One of my winter projects was to write about my family’s experiences during the height of the Tuberculosis epidemic in the late 19th and early 20th century. That means I have a nice list of resources I’d suggest for people researching in this era. My primary focus has obviously been Michigan but if you’re researching a TB patient or anyone involved in the epidemic—activists, medical staff, etc.—consider that there could have been a comparable organization in the area you’re researching.
Track down the Tubercular hospitals, such as the Michigan State Sanatorium (pictured above), for which you can find:
- Patient records held by the Archives of Michigan and available with death certificate of patient.
- Historical collections regarding the hospital held by Howell Carnegie Library
- Reports of the Board of Trustees held by the Library of Michigan, some available through Google Books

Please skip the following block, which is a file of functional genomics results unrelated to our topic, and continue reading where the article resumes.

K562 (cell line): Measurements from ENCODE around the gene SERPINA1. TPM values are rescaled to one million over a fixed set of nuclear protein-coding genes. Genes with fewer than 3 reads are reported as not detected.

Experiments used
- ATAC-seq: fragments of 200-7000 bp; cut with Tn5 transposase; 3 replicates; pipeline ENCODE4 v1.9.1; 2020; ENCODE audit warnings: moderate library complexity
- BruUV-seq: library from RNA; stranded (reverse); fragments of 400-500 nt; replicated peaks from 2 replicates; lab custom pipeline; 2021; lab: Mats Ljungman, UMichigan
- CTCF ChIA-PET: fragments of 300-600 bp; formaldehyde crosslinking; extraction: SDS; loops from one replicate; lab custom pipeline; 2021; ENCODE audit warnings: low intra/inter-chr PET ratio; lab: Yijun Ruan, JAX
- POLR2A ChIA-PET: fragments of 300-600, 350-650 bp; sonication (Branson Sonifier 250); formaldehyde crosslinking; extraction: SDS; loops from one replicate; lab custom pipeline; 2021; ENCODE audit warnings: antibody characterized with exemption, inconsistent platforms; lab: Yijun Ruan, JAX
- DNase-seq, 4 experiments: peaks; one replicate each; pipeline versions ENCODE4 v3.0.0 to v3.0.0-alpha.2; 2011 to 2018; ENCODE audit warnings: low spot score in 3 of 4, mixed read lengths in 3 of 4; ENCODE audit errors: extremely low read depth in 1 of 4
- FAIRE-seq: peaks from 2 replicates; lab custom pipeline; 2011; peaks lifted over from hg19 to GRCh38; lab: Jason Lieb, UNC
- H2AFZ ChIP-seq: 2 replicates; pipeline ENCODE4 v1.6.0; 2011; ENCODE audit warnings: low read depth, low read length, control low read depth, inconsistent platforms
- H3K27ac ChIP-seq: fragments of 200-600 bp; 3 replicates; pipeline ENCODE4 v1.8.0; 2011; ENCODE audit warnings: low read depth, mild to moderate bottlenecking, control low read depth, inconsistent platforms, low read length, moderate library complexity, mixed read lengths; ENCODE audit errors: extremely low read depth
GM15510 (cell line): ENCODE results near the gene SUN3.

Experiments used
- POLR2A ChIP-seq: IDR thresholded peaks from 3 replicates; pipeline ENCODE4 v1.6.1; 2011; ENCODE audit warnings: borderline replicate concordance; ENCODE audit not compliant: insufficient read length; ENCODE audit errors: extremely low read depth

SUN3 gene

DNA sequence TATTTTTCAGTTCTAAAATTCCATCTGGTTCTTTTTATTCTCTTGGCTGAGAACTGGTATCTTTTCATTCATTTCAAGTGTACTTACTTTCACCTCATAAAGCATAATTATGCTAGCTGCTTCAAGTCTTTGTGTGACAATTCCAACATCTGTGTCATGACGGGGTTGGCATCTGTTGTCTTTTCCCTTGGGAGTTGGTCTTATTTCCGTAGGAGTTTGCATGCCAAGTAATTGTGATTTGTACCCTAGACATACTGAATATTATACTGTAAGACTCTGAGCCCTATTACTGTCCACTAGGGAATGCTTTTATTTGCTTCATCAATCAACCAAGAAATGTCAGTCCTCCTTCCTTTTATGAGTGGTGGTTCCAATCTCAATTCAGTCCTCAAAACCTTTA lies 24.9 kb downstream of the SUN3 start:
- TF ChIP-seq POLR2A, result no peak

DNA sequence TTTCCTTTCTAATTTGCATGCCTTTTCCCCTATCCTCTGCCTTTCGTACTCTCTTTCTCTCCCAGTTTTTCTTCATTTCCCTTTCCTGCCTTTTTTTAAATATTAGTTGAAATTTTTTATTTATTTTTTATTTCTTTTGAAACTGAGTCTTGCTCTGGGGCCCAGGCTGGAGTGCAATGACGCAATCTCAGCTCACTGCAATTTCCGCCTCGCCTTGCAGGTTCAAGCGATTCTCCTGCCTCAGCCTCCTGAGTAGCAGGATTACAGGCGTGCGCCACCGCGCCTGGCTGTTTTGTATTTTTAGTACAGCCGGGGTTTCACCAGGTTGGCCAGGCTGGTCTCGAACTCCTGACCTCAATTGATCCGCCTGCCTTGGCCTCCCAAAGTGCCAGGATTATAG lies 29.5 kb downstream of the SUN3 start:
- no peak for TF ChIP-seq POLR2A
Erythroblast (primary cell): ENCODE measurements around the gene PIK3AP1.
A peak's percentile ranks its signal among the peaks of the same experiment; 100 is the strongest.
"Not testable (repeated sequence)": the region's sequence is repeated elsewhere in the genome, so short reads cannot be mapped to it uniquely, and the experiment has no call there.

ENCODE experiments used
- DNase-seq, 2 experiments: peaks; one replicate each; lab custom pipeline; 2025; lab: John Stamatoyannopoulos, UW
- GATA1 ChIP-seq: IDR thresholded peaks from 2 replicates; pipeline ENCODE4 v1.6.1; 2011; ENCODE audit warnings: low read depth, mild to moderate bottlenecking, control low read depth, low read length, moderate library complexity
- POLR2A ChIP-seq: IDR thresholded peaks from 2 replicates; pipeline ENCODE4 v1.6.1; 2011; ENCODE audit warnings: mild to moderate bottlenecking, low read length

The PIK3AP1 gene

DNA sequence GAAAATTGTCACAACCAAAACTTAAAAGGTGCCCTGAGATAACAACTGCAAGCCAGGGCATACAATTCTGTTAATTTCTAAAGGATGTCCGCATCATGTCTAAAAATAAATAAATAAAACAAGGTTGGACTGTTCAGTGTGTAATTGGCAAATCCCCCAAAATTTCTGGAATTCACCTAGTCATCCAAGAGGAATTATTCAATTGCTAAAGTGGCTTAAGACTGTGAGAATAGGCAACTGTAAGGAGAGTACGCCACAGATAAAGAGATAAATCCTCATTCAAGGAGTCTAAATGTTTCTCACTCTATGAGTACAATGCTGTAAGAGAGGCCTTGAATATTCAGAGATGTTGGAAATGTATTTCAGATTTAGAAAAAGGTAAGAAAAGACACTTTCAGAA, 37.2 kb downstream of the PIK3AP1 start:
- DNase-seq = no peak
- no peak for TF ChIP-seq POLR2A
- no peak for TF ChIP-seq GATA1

- Michigan Official Directory and Legislative Manual. Includes a short history of the Sanatorium with a listing of the Board of trustees.
- Tuberculosis Hospital and Sanatorium Construction by Thomas Spees Carrington, National Association for the Study and Prevention of Tuberculosis, New York, 1911.
Find out how the locale you’re researching responded to the epidemic. For Michigan that includes State reports and Legislation:
- Report of the Tuberculosis Survey of the State Board of Health compiled under the supervision of John L. Burkart, by the authority of the State Board of Health, Lansing, Michigan, 1917.
- Public Health (quarterly periodical) by the Michigan State Board of Health, Lansing, Michigan. 1907-1951.
- Michigan Tuberculosis Association Records, held by Michigan State University Archives and Historical Collections.
- Ralph H. Childs/Grand Rapids Anti-Tuberculosis Society Collection held by Grand Rapids Public Library.
Broader discussion of the treatment of Tuberculosis:
- The Open Air Treatment of Pulmonary Tuberculosis by F. W. Burton-Fanning, Cassell and Company LTD, 1909.
- Clinical Tuberculosis by Francis Marion Pottenger, Second Edition, 2 Vol., C.V. Mosby Company, St Louis, 1922.
It’s fascinating and often heartbreaking research.